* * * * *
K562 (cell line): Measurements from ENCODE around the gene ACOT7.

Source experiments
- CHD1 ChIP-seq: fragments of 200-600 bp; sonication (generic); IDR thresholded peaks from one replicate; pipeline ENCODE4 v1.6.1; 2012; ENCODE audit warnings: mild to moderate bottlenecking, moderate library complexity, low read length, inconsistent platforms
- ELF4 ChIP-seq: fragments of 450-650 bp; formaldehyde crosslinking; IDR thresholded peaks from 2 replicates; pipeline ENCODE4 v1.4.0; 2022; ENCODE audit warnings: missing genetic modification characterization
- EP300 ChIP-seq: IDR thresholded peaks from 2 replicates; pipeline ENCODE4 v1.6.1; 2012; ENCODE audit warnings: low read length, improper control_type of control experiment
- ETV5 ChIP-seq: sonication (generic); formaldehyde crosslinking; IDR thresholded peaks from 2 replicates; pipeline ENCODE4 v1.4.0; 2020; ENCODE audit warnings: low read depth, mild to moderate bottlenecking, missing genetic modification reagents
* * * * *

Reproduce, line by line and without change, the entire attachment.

K562 (cell line): Measurements from ENCODE around the gene ACOT7.

Source experiments
- CHD1 ChIP-seq: fragments of 200-600 bp; sonication (generic); IDR thresholded peaks from one replicate; pipeline ENCODE4 v1.6.1; 2012; ENCODE audit warnings: mild to moderate bottlenecking, moderate library complexity, low read length, inconsistent platforms
- ELF4 ChIP-seq: fragments of 450-650 bp; formaldehyde crosslinking; IDR thresholded peaks from 2 replicates; pipeline ENCODE4 v1.4.0; 2022; ENCODE audit warnings: missing genetic modification characterization
- EP300 ChIP-seq: IDR thresholded peaks from 2 replicates; pipeline ENCODE4 v1.6.1; 2012; ENCODE audit warnings: low read length, improper control_type of control experiment
- ETV5 ChIP-seq: sonication (generic); formaldehyde crosslinking; IDR thresholded peaks from 2 replicates; pipeline ENCODE4 v1.4.0; 2020; ENCODE audit warnings: low read depth, mild to moderate bottlenecking, missing genetic modification reagents